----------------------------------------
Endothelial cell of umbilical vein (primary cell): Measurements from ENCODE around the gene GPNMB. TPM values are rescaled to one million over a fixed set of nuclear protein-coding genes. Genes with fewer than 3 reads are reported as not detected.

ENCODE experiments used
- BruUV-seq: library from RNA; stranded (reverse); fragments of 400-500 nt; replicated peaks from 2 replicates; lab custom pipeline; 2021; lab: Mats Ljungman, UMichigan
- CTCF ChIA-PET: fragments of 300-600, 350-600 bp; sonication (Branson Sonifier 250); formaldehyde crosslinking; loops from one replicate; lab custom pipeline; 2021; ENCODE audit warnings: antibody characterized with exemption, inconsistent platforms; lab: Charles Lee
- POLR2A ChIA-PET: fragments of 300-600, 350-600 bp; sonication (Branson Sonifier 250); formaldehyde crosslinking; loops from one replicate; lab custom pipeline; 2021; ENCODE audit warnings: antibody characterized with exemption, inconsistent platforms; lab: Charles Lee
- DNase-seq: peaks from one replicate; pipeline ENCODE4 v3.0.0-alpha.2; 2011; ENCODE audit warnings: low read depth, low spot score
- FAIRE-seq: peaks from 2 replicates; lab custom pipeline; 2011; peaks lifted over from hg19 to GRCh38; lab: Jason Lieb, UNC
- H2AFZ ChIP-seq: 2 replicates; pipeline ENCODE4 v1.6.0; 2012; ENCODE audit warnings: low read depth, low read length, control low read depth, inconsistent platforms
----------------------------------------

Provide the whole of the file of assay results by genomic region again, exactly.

Endothelial cell of umbilical vein (primary cell): Measurements from ENCODE around the gene GPNMB. TPM values are rescaled to one million over a fixed set of nuclear protein-coding genes. Genes with fewer than 3 reads are reported as not detected.

ENCODE experiments used
- BruUV-seq: library from RNA; stranded (reverse); fragments of 400-500 nt; replicated peaks from 2 replicates; lab custom pipeline; 2021; lab: Mats Ljungman, UMichigan
- CTCF ChIA-PET: fragments of 300-600, 350-600 bp; sonication (Branson Sonifier 250); formaldehyde crosslinking; loops from one replicate; lab custom pipeline; 2021; ENCODE audit warnings: antibody characterized with exemption, inconsistent platforms; lab: Charles Lee
- POLR2A ChIA-PET: fragments of 300-600, 350-600 bp; sonication (Branson Sonifier 250); formaldehyde crosslinking; loops from one replicate; lab custom pipeline; 2021; ENCODE audit warnings: antibody characterized with exemption, inconsistent platforms; lab: Charles Lee
- DNase-seq: peaks from one replicate; pipeline ENCODE4 v3.0.0-alpha.2; 2011; ENCODE audit warnings: low read depth, low spot score
- FAIRE-seq: peaks from 2 replicates; lab custom pipeline; 2011; peaks lifted over from hg19 to GRCh38; lab: Jason Lieb, UNC
- H2AFZ ChIP-seq: 2 replicates; pipeline ENCODE4 v1.6.0; 2012; ENCODE audit warnings: low read depth, low read length, control low read depth, inconsistent platforms